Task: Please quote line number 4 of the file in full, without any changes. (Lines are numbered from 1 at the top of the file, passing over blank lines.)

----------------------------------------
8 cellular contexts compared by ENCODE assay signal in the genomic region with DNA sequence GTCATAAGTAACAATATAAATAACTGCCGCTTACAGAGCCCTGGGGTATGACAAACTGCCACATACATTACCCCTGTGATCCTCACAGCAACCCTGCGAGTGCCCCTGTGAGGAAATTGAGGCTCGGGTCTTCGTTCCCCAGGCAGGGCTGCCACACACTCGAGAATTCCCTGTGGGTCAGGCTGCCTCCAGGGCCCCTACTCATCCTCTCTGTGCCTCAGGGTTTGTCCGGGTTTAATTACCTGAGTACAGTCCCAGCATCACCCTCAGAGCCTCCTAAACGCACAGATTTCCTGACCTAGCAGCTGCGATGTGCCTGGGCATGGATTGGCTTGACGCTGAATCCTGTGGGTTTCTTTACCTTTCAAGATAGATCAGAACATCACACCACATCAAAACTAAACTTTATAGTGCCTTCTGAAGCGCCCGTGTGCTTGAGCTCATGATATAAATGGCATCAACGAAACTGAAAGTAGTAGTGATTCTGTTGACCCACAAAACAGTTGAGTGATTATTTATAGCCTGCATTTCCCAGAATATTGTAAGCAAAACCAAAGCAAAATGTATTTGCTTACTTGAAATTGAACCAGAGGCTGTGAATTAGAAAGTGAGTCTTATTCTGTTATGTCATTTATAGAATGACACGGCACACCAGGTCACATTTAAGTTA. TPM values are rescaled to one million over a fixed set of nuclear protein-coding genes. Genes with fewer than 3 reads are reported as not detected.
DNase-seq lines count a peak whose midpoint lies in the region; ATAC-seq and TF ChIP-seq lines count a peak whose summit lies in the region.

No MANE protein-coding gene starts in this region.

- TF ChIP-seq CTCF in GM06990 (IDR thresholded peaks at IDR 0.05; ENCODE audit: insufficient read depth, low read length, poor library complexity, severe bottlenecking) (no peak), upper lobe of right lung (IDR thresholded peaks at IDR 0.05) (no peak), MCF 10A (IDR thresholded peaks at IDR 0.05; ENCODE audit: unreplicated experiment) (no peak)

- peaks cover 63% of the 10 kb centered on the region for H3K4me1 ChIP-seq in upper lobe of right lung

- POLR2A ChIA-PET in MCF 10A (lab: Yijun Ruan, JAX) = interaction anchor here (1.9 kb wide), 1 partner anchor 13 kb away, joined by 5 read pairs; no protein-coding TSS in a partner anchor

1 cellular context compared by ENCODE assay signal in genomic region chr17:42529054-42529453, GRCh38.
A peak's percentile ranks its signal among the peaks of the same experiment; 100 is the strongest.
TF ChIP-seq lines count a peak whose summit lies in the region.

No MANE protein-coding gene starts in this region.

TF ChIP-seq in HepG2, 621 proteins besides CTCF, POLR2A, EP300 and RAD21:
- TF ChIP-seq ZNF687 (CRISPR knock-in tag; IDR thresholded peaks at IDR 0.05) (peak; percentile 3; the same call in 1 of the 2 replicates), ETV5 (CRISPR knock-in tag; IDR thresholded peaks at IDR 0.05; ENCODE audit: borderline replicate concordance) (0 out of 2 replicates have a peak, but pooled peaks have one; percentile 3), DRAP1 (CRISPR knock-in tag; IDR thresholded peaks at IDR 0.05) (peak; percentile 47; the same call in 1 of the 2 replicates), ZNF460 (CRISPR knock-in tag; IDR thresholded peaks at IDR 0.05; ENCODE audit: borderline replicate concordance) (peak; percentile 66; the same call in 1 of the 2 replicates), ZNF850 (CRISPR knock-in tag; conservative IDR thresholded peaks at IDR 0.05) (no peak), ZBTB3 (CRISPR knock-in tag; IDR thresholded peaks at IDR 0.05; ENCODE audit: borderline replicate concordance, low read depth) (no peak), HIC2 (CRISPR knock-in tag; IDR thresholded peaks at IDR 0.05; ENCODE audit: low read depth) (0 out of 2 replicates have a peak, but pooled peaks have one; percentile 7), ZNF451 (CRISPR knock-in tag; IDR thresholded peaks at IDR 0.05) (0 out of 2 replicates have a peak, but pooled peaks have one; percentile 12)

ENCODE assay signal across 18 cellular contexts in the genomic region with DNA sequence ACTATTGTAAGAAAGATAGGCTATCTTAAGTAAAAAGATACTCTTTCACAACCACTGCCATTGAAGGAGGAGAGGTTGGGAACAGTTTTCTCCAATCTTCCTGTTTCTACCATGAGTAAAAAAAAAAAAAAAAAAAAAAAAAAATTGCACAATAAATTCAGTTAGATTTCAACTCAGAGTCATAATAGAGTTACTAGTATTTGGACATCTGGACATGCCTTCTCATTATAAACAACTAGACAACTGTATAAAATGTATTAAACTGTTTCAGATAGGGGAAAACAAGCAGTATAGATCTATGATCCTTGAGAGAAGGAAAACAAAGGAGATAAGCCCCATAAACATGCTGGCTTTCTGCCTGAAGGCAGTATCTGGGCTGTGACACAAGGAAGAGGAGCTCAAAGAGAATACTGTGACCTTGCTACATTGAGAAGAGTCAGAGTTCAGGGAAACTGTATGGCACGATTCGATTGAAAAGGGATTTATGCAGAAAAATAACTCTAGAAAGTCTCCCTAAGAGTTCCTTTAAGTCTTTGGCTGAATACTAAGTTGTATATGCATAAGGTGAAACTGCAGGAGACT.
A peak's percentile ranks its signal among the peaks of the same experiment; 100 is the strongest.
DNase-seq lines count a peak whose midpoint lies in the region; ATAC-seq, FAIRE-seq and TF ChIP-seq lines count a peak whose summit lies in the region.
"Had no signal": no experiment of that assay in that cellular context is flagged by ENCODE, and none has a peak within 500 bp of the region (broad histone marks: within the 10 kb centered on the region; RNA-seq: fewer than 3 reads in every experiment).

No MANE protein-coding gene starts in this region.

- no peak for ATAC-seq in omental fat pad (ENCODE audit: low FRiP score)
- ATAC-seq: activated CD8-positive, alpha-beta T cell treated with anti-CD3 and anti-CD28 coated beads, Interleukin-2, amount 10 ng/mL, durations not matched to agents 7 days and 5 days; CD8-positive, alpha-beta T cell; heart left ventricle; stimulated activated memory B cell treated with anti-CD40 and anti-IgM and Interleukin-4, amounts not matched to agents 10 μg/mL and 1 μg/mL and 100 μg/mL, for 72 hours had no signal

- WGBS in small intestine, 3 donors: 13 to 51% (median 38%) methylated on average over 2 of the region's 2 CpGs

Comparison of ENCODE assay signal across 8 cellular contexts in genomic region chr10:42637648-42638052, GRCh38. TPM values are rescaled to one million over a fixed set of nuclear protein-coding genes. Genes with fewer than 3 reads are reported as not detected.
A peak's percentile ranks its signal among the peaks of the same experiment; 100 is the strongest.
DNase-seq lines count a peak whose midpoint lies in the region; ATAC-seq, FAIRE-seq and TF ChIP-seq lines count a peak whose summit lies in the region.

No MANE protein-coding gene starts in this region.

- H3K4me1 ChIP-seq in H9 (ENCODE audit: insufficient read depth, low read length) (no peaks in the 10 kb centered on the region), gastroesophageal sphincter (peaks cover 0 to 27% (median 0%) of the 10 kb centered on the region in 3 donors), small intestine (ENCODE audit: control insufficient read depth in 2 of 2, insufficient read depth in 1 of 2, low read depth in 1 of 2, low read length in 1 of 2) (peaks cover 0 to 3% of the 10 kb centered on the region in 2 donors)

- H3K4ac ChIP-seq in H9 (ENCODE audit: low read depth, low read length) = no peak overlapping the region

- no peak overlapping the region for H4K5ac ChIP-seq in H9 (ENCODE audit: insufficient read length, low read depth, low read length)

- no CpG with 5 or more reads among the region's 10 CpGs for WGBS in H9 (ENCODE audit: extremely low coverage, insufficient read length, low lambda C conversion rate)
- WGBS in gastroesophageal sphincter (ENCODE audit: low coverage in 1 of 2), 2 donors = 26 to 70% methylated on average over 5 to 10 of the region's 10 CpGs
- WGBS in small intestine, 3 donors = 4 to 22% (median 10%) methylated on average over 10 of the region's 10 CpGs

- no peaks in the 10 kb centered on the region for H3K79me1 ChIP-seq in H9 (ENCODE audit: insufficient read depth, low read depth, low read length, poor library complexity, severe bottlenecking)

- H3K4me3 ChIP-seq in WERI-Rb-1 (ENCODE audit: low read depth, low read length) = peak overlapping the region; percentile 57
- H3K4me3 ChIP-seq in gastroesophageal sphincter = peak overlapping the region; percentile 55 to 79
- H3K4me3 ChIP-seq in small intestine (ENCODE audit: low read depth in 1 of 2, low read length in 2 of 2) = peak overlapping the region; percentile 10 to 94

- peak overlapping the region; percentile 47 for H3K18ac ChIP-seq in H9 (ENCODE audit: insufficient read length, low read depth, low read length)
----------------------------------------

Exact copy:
- TF ChIP-seq CTCF in GM06990 (IDR thresholded peaks at IDR 0.05; ENCODE audit: insufficient read depth, low read length, poor library complexity, severe bottlenecking) (no peak), upper lobe of right lung (IDR thresholded peaks at IDR 0.05) (no peak), MCF 10A (IDR thresholded peaks at IDR 0.05; ENCODE audit: unreplicated experiment) (no peak)